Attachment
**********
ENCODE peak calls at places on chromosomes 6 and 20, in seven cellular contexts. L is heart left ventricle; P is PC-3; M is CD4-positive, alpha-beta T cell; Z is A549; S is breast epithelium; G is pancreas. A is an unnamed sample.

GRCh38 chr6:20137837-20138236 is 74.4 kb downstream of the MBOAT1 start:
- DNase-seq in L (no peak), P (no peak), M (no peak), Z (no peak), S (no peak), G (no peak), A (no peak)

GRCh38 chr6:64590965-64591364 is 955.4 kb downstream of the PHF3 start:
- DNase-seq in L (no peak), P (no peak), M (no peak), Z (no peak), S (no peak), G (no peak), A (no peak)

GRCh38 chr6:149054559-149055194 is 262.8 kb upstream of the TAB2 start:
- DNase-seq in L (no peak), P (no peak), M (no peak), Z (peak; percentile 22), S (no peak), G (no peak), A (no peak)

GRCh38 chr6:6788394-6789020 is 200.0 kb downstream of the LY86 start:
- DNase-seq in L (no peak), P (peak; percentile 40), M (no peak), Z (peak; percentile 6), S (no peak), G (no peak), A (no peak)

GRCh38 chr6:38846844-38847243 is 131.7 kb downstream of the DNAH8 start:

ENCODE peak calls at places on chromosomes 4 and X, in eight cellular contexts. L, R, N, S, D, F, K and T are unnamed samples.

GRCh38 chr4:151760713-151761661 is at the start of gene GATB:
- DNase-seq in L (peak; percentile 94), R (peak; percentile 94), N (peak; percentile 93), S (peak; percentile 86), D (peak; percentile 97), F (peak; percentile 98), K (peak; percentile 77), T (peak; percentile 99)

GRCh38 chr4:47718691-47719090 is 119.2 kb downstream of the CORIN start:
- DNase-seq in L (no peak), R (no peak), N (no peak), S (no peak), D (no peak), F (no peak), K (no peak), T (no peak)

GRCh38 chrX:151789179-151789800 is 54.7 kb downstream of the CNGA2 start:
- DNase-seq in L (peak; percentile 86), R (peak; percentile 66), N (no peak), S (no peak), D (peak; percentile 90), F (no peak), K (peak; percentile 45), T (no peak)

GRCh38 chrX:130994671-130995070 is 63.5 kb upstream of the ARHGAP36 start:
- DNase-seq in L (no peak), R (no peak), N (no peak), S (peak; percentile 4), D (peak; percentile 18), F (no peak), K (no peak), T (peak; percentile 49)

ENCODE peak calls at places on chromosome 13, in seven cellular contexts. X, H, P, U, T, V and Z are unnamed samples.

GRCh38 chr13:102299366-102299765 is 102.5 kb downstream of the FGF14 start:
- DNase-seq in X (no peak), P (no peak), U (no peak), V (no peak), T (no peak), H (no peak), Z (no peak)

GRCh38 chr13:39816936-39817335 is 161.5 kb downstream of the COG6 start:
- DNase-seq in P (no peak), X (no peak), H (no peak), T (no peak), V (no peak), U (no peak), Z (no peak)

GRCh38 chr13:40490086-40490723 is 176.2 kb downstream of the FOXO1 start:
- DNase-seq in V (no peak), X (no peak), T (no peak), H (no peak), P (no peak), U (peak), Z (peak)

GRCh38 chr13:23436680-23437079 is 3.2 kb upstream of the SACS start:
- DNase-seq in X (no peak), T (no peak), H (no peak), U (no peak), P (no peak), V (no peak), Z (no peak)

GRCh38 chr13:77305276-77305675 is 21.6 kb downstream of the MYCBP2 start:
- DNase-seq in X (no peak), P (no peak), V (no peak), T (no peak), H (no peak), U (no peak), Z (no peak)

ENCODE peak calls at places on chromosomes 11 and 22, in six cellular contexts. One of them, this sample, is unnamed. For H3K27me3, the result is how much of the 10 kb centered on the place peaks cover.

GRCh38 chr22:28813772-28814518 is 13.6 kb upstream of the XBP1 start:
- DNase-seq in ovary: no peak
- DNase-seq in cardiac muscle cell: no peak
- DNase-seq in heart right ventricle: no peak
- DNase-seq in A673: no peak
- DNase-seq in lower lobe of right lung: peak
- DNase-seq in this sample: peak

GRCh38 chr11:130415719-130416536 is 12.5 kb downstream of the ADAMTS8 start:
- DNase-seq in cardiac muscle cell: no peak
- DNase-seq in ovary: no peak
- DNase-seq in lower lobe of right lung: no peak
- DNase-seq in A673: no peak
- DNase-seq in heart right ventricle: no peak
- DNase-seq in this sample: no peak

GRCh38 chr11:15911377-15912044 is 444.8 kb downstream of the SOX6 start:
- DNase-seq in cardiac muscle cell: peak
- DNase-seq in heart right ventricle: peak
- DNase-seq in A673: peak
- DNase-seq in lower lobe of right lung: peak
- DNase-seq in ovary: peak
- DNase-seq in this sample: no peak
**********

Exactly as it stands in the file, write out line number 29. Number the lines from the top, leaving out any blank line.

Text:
GRCh38 chr13:77305276-77305675 is 21.6 kb downstream of the MYCBP2 start: